Overview

The default response codes that JAX-RS uses are pretty straightforward. There is pretty much a one-to-one relationship to the behavior described in the HTTP 1.1 Method Definition specification. Let’s examine what the response codes would be for both success and error conditions for the following JAX-RS resource class:

Successful Responses

Successful HTTP response code numbers range from 200 to 399. In our example, for the create() and getCustomer() methods of our CustomerResource class, they will return a response code of 200, “OK,” if the Customer object they are returning is not null.

If the return value is null, a successful response code of 204, “No Content,” is returned. The 204 response is not an error condition. It just tells the client that everything went OK, but that there is no message body to look for in the response.

If the JAX-RS resource method’s return type is void, a response code of 204, “No Content,” is returned. This is the case with our update() and delete() methods.

The HTTP specification is pretty consistent for the PUT, POST, GET, and DELETE methods. If a successful HTTP response contains a message body, 200, “OK,” is the response code. If the response doesn’t contain a message body, 204, “No Content,” must be returned.

Error Responses

Error HTTP response code numbers range from 400 to 599. In our example, if a client mistypes the request URI, for example, to customers, it will result in the server not finding a JAX-RS resource method that can service the request. In this case, a 404, “Not Found,” response code will be sent back to the client.

For our getCustomer() and create() methods, if the client requests a text/html response, the JAX-RS implementation will automatically return a 406, “Not Acceptable,” response code with no response body. This means that JAX-RS has a relative URI path that matches the request, but doesn’t have a JAX-RS resource method that can produce the client’s desired response media type.

The JAX-RS implementation will also return an Allow response header back to the client that contains a list of HTTP methods the URI supports. So, if our client did a GET /customers in our example, the server would send this response back:

The exception to this rule is the HTTP HEAD and OPTIONS methods. If a JAX-RS resource method isn’t available that can service HEAD requests for that particular URI, but there does exist a method that can handle GET, JAX-RS will invoke the GET and return the response from that minus the request body.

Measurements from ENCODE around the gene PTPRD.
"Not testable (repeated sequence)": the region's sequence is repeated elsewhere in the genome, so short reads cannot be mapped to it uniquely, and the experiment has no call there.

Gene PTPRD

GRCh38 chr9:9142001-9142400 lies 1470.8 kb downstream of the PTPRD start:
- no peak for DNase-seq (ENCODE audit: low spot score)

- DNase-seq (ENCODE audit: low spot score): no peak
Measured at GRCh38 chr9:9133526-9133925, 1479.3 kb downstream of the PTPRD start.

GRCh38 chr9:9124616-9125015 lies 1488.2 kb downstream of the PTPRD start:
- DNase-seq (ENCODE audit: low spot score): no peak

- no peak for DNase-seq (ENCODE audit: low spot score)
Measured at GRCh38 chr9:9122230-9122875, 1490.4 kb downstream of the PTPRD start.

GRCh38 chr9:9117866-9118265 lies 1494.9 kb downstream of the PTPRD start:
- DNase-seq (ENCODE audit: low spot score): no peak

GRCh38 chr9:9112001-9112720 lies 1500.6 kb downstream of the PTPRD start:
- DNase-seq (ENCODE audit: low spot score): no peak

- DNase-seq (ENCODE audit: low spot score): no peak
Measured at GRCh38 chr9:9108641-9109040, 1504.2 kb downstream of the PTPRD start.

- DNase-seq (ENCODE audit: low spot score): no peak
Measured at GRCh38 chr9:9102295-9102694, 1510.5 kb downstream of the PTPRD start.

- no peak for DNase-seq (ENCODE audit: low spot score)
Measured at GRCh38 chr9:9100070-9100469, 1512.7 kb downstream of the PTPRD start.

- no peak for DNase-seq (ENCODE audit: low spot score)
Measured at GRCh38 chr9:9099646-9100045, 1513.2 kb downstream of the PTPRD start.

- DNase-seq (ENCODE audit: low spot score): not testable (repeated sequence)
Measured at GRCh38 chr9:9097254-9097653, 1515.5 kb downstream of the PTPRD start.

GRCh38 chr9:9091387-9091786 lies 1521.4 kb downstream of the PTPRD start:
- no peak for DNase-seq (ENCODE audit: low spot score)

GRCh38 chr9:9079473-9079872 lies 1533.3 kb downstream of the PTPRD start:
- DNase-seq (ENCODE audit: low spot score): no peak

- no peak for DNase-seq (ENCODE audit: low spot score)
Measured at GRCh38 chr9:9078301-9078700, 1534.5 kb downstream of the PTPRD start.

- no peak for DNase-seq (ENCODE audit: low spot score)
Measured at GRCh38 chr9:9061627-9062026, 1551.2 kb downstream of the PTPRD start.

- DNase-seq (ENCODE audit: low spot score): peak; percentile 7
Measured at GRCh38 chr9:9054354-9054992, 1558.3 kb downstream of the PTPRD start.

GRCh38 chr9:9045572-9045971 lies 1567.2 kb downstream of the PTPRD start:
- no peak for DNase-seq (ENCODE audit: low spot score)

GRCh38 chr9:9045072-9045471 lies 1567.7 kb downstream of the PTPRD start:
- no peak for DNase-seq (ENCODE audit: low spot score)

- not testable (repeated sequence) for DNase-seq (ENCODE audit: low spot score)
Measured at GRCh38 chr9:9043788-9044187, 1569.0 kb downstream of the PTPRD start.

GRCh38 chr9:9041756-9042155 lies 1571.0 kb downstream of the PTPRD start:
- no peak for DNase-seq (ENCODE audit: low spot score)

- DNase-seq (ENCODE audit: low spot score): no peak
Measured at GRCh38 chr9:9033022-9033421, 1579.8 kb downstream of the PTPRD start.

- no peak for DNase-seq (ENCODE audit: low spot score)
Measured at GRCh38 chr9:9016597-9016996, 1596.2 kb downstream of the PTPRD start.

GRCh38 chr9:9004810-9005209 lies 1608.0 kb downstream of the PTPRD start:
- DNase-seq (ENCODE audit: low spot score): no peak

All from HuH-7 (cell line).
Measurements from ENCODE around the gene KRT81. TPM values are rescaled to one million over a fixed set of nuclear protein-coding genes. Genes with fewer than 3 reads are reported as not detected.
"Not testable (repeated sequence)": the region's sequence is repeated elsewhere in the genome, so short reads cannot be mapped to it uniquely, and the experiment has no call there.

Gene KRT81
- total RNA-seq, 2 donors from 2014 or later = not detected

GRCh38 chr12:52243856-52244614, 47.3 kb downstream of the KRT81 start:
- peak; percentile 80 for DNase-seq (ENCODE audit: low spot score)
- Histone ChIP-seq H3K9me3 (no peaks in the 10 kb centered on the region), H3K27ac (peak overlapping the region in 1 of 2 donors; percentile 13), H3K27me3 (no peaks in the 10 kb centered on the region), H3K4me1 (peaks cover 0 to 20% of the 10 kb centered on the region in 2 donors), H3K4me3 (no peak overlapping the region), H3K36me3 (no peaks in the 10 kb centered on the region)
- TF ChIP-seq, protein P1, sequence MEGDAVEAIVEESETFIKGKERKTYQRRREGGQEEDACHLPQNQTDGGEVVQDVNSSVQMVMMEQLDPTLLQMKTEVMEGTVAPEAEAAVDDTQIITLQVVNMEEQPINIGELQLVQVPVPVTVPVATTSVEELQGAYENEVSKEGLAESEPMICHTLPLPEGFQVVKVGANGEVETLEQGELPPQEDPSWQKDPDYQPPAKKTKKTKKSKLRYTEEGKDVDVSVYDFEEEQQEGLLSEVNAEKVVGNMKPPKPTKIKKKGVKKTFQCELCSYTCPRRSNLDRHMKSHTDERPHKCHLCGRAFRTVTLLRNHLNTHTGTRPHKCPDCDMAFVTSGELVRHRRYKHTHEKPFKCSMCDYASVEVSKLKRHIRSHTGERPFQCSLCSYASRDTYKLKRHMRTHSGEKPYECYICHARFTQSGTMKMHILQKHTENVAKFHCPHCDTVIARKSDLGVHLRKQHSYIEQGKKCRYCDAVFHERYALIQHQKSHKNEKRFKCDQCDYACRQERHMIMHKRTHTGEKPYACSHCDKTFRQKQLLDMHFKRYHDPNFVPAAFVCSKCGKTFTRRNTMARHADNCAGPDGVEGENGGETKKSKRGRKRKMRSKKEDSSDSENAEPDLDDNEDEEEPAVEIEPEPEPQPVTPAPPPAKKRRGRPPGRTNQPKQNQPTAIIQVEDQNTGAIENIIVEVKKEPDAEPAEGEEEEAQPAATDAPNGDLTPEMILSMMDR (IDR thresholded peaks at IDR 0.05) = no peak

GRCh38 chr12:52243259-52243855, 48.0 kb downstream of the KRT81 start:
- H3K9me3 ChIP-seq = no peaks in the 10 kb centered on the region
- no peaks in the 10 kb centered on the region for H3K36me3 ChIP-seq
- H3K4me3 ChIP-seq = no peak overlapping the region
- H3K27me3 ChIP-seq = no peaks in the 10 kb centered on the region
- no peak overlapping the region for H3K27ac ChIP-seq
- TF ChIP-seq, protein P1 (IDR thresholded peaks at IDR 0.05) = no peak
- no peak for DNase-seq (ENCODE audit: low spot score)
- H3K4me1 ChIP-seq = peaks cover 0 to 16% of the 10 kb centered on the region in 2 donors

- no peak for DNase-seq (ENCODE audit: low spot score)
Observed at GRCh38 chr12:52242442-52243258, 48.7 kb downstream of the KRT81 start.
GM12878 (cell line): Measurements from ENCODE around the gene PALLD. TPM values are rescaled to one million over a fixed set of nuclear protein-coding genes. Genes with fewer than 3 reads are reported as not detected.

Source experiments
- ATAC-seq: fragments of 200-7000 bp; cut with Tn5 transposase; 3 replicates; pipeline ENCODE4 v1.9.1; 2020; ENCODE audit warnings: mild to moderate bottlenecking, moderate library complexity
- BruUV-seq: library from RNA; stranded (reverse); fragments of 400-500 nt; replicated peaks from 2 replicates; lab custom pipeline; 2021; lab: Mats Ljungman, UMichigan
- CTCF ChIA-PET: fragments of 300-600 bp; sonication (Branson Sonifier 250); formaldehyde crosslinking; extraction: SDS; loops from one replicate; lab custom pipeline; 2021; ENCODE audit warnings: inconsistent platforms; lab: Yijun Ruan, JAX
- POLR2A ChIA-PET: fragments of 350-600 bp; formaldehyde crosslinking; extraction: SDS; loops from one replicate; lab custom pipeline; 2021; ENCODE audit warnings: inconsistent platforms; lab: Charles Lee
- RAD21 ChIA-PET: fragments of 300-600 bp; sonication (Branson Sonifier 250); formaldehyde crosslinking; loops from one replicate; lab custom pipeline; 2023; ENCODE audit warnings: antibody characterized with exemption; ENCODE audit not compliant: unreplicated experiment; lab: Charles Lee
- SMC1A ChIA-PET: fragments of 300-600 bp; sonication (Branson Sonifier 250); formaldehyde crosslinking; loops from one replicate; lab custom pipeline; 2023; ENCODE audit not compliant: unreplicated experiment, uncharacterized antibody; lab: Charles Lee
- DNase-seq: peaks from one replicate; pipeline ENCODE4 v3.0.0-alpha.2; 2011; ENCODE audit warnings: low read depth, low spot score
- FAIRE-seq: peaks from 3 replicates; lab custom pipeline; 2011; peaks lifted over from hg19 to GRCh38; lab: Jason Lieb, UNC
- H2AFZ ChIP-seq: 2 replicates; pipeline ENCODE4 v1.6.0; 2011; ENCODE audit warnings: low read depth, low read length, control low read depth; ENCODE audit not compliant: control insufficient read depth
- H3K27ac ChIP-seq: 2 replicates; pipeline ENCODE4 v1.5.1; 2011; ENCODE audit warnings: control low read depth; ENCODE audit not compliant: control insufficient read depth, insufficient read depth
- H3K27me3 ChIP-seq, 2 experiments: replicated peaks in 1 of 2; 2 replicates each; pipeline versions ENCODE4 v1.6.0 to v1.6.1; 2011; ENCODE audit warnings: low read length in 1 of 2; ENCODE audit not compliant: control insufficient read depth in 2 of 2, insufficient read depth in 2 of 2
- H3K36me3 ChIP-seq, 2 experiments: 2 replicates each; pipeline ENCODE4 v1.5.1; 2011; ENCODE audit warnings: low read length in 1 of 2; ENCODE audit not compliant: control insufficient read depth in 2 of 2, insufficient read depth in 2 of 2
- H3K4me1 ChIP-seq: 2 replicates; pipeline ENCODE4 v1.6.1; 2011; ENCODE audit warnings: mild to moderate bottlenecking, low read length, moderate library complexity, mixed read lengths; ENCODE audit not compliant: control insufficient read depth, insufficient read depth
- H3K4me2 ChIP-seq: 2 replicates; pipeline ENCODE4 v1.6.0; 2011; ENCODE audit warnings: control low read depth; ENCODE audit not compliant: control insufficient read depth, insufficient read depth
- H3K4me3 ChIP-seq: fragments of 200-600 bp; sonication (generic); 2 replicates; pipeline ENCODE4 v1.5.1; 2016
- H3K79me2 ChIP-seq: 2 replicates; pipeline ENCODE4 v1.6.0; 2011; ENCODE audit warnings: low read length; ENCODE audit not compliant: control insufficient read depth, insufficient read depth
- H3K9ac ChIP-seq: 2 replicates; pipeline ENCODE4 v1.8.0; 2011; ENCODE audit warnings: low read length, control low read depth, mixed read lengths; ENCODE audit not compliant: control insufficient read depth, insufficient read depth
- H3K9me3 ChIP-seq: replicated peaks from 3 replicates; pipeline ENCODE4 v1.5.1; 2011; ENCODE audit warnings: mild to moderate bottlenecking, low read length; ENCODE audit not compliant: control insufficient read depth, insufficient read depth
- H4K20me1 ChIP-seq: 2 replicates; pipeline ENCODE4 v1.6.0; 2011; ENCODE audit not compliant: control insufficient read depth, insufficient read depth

If there is no existing method that can handle OPTIONS, the JAX-RS implementation is required to send back some meaningful, automatically generated response along with the Allow header set.

Complex Responses

Sometimes the web service you are writing can’t be implemented using the default request/response behavior inherent in JAX-RS. For the cases in which you need to explicitly control the response sent back to the client, your JAX-RS resource methods can return instances of javax.ws.rs.core.Response:

Response objects cannot be created directly; instead, they are created from javax.ws.rs.core.Response.ResponseBuilder instances returned by one of the static helper methods of Response

The ResponseBuilder class is a factory that is used to create one individual Response instance. You store up state you want to use to create your response and when you’re finished, you have the builder instantiate the Response:

Let’s look at an example of a JAX-RS resource method setting some specific response headers:

Here, our getBook() method is returning a plain-text string that represents a book our client is interested in. We initialize the response body using the Response.ok() method.

The status code of the ResponseBuilder is automatically initialized with 200. Using the ResponseBuilder.language() method, we then set the Content-Language header to French.

We then use the ResponseBuilder.header() method to set a custom response header. Finally, we create and return the Response object using the ResponseBuilder.build() method.

One interesting thing to note about this code is that we never set the Content-Type of the response. Because we have already specified an @Produces annotation, the JAX-RS runtime will set the media type of the response for us.

That’s all for Response Codes in RESTful Service. Happy Learning!!

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